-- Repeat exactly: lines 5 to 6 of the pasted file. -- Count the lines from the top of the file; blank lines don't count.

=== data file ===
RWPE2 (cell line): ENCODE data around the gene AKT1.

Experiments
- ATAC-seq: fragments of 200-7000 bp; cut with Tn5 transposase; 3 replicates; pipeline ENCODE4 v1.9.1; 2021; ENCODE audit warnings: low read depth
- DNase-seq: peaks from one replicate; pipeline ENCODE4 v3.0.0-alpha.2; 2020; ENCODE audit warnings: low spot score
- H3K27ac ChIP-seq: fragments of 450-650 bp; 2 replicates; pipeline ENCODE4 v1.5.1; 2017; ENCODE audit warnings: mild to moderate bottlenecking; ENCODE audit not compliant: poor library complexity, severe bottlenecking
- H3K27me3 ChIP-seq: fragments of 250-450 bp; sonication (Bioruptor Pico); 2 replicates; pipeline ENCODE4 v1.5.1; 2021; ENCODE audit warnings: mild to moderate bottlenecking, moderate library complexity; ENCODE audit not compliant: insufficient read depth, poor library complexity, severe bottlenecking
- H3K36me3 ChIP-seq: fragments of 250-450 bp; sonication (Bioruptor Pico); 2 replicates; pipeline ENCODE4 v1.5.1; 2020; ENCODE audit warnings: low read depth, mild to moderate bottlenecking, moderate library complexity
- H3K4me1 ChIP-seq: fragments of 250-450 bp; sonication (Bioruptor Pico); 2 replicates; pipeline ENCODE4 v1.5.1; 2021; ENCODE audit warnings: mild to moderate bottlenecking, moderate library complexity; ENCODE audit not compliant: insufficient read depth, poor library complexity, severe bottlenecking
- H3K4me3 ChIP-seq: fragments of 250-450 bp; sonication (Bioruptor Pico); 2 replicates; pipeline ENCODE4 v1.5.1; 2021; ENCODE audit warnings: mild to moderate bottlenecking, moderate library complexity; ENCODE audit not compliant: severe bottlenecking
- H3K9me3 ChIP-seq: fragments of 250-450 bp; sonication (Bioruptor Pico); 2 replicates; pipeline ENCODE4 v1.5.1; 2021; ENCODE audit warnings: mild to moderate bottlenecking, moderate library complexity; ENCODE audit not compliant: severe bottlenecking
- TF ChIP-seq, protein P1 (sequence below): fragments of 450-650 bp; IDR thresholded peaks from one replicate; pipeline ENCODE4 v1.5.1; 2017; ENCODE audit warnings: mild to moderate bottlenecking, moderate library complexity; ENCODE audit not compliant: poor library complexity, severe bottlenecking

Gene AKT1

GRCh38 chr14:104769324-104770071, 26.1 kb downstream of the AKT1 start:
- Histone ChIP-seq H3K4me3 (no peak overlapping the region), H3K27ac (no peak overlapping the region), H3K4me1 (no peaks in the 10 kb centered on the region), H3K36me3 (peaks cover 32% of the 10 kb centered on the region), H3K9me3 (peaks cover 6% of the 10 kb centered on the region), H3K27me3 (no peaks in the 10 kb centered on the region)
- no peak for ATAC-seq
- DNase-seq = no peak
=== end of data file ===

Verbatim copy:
- H3K27ac ChIP-seq: fragments of 450-650 bp; 2 replicates; pipeline ENCODE4 v1.5.1; 2017; ENCODE audit warnings: mild to moderate bottlenecking; ENCODE audit not compliant: poor library complexity, severe bottlenecking
- H3K27me3 ChIP-seq: fragments of 250-450 bp; sonication (Bioruptor Pico); 2 replicates; pipeline ENCODE4 v1.5.1; 2021; ENCODE audit warnings: mild to moderate bottlenecking, moderate library complexity; ENCODE audit not compliant: insufficient read depth, poor library complexity, severe bottlenecking